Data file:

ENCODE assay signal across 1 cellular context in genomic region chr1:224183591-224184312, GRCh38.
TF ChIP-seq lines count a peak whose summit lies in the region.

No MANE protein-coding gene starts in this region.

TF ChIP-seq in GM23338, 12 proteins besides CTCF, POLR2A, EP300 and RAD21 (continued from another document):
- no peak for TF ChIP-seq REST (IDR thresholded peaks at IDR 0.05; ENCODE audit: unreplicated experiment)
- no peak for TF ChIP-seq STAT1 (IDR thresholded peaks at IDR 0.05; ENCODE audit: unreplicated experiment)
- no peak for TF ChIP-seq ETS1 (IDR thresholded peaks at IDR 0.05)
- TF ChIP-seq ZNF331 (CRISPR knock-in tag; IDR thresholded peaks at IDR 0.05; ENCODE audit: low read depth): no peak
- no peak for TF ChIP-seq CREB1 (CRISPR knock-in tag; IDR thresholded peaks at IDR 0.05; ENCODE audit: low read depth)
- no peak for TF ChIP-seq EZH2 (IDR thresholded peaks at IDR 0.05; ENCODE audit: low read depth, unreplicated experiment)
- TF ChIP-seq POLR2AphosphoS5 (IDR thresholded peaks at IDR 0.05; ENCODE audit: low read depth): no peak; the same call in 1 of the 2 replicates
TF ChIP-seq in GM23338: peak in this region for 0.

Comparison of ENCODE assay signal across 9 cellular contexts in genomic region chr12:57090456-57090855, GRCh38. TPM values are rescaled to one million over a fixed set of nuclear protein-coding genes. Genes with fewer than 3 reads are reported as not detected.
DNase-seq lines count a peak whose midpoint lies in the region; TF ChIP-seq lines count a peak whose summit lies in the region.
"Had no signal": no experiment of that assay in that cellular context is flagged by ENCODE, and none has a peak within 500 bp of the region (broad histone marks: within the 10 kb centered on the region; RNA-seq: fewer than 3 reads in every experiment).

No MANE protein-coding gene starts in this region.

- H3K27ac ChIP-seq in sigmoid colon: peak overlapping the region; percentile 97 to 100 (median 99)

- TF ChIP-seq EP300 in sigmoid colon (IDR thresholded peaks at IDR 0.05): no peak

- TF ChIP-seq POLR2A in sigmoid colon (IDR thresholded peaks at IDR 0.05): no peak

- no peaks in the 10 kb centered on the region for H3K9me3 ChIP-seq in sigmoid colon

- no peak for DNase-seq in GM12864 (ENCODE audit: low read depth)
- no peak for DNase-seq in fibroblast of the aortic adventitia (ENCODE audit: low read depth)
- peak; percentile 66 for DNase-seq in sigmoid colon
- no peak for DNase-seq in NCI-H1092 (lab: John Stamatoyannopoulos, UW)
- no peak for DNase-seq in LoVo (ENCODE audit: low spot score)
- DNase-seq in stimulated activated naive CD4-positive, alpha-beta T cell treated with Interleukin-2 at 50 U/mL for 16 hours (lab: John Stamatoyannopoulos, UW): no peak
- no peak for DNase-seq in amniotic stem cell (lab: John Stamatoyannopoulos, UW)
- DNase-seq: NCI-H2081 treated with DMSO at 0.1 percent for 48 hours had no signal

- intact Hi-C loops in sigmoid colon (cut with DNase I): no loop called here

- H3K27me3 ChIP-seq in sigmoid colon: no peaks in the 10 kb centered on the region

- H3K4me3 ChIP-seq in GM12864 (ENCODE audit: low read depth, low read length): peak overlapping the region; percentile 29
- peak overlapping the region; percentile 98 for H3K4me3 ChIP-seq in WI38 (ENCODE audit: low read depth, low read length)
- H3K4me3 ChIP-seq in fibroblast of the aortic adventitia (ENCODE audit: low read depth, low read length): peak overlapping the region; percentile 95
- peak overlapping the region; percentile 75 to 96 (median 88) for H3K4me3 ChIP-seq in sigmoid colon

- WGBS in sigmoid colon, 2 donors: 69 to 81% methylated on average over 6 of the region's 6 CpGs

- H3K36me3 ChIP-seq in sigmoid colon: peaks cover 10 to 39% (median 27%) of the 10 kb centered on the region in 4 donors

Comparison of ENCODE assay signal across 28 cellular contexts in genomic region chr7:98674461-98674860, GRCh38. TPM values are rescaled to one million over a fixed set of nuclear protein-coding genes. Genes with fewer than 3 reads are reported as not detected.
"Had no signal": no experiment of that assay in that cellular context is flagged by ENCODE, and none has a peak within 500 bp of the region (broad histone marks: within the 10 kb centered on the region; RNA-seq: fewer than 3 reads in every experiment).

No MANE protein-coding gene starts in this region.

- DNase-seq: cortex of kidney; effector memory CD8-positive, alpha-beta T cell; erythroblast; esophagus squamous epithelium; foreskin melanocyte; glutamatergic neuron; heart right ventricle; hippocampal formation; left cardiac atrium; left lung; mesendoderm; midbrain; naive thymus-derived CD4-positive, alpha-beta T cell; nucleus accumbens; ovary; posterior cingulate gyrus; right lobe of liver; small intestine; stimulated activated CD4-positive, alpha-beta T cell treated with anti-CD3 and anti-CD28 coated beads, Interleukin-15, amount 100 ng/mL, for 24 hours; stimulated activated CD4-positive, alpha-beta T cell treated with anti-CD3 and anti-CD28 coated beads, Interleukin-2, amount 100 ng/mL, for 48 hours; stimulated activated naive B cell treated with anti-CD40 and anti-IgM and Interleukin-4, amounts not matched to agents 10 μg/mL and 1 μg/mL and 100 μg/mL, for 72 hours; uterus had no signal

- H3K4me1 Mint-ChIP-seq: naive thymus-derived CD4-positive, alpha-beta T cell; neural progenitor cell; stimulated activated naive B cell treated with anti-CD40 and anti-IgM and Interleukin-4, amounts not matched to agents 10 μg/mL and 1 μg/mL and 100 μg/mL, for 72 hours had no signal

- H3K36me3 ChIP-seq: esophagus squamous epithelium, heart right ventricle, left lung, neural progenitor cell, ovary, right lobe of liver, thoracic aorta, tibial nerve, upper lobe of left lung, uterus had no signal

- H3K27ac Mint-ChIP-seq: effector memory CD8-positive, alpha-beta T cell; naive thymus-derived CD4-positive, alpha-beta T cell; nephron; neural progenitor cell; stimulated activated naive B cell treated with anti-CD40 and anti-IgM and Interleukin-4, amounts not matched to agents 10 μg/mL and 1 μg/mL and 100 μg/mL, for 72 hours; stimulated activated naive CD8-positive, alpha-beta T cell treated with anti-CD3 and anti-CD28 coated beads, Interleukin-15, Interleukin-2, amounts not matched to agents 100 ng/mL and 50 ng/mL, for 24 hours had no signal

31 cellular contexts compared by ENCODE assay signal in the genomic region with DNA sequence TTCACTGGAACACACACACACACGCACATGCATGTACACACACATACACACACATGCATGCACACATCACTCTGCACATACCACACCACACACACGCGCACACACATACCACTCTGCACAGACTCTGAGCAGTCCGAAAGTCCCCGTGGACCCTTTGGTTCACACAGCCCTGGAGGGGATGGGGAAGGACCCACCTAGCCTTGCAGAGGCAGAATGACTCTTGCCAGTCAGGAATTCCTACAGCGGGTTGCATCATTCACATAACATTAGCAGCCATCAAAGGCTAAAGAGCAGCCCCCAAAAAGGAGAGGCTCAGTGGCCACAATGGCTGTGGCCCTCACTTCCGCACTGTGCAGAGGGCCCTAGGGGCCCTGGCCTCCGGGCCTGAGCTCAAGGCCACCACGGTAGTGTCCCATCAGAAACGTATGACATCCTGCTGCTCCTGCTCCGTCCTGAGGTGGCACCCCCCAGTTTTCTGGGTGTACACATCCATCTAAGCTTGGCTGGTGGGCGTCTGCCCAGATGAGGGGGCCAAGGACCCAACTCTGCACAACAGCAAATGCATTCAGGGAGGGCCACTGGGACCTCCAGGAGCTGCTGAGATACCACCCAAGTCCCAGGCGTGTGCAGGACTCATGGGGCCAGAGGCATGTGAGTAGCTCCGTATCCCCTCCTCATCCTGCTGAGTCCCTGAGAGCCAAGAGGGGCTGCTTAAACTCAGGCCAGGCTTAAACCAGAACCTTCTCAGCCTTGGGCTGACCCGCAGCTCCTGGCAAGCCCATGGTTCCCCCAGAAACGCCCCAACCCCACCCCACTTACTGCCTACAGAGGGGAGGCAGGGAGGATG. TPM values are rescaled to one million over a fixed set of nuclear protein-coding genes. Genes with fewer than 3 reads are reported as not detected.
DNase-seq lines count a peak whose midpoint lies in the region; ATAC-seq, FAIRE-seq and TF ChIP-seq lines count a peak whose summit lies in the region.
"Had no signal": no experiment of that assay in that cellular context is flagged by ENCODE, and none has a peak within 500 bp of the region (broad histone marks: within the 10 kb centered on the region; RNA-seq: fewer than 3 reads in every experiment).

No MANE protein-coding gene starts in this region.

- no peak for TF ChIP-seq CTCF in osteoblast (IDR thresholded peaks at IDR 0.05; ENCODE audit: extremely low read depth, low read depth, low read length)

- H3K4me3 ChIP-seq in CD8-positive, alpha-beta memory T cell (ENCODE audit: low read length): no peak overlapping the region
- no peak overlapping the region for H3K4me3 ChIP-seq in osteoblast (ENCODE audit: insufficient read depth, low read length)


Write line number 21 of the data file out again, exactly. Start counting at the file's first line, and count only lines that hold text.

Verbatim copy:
- no peak for DNase-seq in GM12864 (ENCODE audit: low read depth)